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Part Two

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  1. Part Two

  2. The narrowed focus shows just what happened with no attempt to tease out the significant events or explore how they might have a future life – the future is no longer important as the novel revolves around the false accusation. The ponderous consideration of events in part one has given way, like so much else that characterised the novel, to a stark narration of what happened . The war is too enormous for the task of analysis to have any hope of success, and is the ultimate lesson in the senselessness of what happens.

  3. World War Two, that introduced the world to mass ethnic cleansing, the Cold War and the permanent threat of nuclear deterrence, appears to have brought forth mainly aesthetic structures that reflect the complexity and horror of life in the second half of that century. It is a time in history when the Marshalls, who, equally guilty, lack Briony’s conscience, use the War to make their fortune and are then treated as public benefactors. Compared to Briony, they “have no remorse, no need for atonement“ (McEwan, 2002 interview). • Briony’s Stand Against Oblivion: Ian McEwan’s Atonement, Brian Finney (2002) • http://www.csulb.edu/~bhfinney/McEwan.html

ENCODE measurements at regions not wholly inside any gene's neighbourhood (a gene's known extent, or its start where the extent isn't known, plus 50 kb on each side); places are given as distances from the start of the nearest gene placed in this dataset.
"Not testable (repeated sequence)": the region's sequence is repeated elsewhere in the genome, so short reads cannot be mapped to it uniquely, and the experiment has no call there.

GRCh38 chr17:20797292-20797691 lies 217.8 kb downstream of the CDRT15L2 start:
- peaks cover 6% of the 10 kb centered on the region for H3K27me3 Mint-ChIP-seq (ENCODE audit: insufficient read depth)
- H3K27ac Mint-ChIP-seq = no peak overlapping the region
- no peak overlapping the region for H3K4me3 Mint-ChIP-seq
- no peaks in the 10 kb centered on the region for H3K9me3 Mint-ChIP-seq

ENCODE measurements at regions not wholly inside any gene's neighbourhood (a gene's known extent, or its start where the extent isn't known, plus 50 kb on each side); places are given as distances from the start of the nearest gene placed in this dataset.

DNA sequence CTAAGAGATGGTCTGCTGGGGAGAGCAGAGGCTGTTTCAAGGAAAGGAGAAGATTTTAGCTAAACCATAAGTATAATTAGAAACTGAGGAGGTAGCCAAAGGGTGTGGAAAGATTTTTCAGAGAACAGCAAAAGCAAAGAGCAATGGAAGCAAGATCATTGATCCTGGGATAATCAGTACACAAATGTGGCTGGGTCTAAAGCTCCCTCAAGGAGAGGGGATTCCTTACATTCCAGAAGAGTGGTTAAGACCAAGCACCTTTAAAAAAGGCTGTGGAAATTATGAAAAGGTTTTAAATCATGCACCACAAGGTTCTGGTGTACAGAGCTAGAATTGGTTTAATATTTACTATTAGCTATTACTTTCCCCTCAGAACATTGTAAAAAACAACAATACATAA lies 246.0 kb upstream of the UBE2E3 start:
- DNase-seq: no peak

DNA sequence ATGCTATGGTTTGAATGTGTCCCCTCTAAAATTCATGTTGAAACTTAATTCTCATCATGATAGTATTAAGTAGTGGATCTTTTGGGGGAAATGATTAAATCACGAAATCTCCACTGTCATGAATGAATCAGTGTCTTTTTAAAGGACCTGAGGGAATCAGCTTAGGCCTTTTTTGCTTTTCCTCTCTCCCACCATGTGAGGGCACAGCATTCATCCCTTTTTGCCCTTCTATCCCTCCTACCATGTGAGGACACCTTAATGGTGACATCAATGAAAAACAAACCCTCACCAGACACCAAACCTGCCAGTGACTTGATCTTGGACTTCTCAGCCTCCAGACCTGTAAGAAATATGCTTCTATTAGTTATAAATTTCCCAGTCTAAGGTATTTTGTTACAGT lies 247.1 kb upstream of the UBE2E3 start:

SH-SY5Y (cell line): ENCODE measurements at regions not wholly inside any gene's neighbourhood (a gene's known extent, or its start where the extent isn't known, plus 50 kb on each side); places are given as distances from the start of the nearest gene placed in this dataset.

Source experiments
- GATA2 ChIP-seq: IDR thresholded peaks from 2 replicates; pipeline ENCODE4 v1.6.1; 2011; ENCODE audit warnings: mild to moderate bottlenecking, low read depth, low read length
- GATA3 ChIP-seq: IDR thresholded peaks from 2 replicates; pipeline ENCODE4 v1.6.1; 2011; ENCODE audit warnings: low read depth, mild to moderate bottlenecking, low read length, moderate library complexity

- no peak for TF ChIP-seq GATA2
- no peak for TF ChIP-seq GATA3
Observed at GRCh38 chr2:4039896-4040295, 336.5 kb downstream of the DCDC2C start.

4. ‘Who could ever describe this confusion…No one would ever know what it was like to be here’ Again it is revealed that the truth is subjective, and what you know inside your mind is meaningless if it cannot be proven. Briony develops Robbie’s experiences, guided by the letters and an old colonel. Does it matter that it isn’t ‘truth’? How does Part Two impact the reader? What is McEwan’s purpose? Consider his idea about developing compassion and empathy through literature.

  5. There is a greater loss of innocence at play here as well. War rips the entire country apart, and eventually the world. The bliss of innocence that was being enjoyed by Europe following "the war to end all wars" (WWI) is about to be stripped away in force. This innocence is represented in Leon Tallis, a character who lives for the weekends in London, doesn't think there will be a war, and feels all people are primitively good-natured.